Moving onto the dial, however, the differences are more important: the elimination of the chronographic function prompted a minor revolution of the dial design. The most apparent divergence between the two models is indeed centered upon the two subsidiary dials at 3 and 9, which in reference 2499 display the 30 minutes register and the constant seconds. There is now no need for a minutes register, as this reference is not a chronograph, and the constant seconds have become sweep center seconds. The lack of chronographic functions prompted another dial modification, more subtle but with an equally momentous aesthetic impact: the outer railway fifth of a second divisions, a detail that is often found on chronometers from the 1940s, are now much smaller, without the railway style. Interestingly, this makes the dial more airy and clean, and actually predates by a decade a trend that will, in time, bring to the public absolutely sparse dials, typical of the 1970s. This evolution can be noticed in the 3rd series 2499s, first seen around the year 1960 bearing a dial layout very similar to the one of reference 2497, and in its final phase: reference 3448, which pushes the boundaries of dial minimalism to the limit.
Incorporating a massive case with an exquisitely 1940s design, elements typical of later fashions - such as the size of the case and the cleaner dial layout - and the extremely useful perpetual calendar function, it is unsurprising that this model is nowadays a collector's favorite, even for day-to-day use. One of the details that most fascinates scholars, collectors and laymen alike is probably the most subtle of all horological complications: the sweep center seconds. Modern horology, and the advent of quartz watches, numbed the public's feeling toward this feature, considered somewhat common or obvious. The true connoisseur knows differently: the constant friction that a sweep center seconds pinion withstands calls for formidable technical solutions, especially in watches conceived more than half a century ago. It is not by chance that most of the vintage models do not feature such a complication. Patek Philippe itself, after the discontinuation of reference 2497, will not create another perpetual calendar wristwatch with sweep center seconds until the end of the century, when reference 5050 is released. The constant motion of the hand around the dial is doubtlessly aesthetically extremely pleasing, as it makes the dial "alive". For the real watch lover, however, it has a nearly hypnotic charm and a deeper meaning: it is a subtle reminder of the incredibly intricate array of gears and escapements that, hidden under the dial, quietly breathes life into the watch.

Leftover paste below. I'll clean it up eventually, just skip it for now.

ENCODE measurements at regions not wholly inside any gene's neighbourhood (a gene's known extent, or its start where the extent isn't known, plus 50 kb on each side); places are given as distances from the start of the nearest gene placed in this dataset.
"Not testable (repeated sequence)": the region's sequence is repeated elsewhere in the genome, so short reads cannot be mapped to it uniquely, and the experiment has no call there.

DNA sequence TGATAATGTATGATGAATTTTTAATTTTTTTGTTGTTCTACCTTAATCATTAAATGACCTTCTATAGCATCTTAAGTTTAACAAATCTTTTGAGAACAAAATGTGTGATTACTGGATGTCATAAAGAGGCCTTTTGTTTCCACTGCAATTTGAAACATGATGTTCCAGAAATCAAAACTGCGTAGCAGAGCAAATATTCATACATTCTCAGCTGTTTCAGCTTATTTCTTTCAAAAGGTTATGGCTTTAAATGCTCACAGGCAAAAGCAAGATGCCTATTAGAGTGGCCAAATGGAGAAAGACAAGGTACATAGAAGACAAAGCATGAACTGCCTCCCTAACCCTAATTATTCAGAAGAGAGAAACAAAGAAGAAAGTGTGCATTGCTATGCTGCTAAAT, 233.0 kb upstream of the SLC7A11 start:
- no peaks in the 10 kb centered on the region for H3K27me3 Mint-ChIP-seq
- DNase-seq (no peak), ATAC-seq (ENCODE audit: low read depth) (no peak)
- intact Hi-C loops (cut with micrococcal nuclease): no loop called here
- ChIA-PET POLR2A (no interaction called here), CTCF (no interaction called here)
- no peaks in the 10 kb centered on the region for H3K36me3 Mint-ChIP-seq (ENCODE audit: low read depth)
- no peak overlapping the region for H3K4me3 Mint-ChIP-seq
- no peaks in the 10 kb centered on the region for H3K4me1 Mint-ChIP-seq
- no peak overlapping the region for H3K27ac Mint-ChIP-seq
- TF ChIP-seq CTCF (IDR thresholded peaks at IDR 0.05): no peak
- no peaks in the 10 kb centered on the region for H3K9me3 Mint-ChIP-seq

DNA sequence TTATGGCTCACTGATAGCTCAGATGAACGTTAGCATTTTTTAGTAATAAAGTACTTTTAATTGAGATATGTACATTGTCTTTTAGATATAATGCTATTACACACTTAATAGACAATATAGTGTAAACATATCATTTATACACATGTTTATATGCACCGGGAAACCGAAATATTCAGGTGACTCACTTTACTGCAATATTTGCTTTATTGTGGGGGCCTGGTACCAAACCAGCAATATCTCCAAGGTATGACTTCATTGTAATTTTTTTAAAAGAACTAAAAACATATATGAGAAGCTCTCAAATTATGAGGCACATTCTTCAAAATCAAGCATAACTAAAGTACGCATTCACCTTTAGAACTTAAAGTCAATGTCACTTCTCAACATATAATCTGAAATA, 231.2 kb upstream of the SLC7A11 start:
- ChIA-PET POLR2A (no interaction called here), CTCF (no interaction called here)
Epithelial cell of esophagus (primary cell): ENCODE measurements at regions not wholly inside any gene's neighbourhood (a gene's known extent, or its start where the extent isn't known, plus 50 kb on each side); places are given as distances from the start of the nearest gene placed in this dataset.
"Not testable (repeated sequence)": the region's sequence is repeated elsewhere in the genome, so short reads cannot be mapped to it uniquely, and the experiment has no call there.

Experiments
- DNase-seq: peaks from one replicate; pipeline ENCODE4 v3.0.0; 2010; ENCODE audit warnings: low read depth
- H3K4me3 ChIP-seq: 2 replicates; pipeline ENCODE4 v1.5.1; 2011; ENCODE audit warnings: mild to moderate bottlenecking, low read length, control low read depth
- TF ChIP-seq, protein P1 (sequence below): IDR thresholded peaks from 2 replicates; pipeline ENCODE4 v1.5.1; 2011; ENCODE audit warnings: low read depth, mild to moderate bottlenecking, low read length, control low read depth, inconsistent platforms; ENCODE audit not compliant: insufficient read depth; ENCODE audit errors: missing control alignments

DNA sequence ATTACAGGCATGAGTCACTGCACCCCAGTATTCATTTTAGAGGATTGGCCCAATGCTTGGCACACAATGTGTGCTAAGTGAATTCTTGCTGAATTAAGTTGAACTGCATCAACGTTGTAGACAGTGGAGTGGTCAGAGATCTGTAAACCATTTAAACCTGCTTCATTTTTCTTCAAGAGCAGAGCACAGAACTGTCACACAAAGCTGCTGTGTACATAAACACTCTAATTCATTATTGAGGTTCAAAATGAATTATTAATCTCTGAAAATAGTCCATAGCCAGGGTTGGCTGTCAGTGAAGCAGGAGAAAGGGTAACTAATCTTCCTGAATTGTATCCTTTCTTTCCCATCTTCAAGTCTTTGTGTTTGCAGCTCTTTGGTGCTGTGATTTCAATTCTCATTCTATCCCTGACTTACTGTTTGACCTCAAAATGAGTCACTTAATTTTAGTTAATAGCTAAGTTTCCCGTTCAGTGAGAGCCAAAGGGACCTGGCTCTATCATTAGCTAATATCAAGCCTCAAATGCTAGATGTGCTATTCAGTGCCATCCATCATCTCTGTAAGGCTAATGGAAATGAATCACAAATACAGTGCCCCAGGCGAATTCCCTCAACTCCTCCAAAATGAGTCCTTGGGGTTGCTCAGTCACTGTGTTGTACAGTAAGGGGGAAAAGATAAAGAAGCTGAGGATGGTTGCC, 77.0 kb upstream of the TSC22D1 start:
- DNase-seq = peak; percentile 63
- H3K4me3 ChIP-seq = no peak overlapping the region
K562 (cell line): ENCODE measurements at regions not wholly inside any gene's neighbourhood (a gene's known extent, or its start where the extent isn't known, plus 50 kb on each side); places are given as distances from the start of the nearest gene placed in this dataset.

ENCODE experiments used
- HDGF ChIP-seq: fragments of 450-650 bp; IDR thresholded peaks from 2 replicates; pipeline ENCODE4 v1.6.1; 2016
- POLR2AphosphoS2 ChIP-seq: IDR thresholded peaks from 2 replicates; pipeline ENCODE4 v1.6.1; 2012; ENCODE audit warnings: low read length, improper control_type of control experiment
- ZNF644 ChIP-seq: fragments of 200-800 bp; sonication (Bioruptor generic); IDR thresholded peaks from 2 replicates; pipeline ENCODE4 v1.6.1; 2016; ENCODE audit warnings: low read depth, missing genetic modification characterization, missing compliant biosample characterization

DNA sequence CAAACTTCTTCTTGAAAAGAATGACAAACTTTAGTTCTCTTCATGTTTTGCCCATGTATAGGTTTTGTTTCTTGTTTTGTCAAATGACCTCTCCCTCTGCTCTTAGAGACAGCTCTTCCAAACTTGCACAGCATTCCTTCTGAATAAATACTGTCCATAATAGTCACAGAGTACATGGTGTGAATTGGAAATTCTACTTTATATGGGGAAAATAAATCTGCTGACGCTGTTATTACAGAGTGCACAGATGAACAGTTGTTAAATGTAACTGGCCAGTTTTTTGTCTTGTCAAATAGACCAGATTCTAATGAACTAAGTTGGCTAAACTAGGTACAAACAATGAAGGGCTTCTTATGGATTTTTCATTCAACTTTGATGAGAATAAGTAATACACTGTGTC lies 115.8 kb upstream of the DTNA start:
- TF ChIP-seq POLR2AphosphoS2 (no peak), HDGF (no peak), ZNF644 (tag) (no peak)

Reference 2497 is powered by a modified version of the revered 27SC calibre upgraded with the perpetual calendar module. The extreme rarity of this reference has already been mentioned, but in order to grasp its true extent one should consider that only around 180 modified 27SC calibres were delivered to Patek Philippe. Not all of them, however, found their new home in a 2497. Some were destined to the 2497's waterproof sister reference (2438-1, identical in everything but with a screw back) and a minority in the less known reference 2498. Educated estimates put the total number of movements cased in a 2497 case at little more than 100. This number, however, covers all variations of reference 2497, which is known in yellow, pink and white gold as well as in platinum.
The vast majority of these watches were cased in yellow gold cases, and a couple dozen examples in pink gold cases. With the platinum and white gold versions, however, we venture into the uncharted territories that are home to the most outrageously rare wristwatches ever made. Only two platinum 2497s are known to the market, one with painted breguet numerals (sold by Christie's in May 2008 for 2.2 million francs), the other with diamond indexes, pink gold hands and bracelet. Until today, that was true for the white gold version as well, with only two other examples known.
It is with pride that Christie's rewrites history with the introduction to the public of this previously unknown treasure: the third publicly known white gold reference 2497, consigned by descendants of the original owner. In effect, confirming the extreme rarity of this reference in white gold, our research indicates that this watch was part of a batch of 20 pieces. All of them, except the present one, in yellow gold. Furthermore this example, unlike its two other white gold peers, features a white gold bracelet. While originally sold with a leather strap, shortly after the purchase the owner went back to Patek Philippe and demanded a white gold bracelet. In one of the very rare instances in which Patek Philippe agrees to a client's modification request, the watch was fitted with a bracelet by legendary jeweler Gay Frères. Indeed the bracelet clasp is stamped 2 53, which indicates a production date in the second quarter of 1953, thus a delivery to Patek Philippe sometime in late 1953, just in time to be fitted onto this watch in 1954.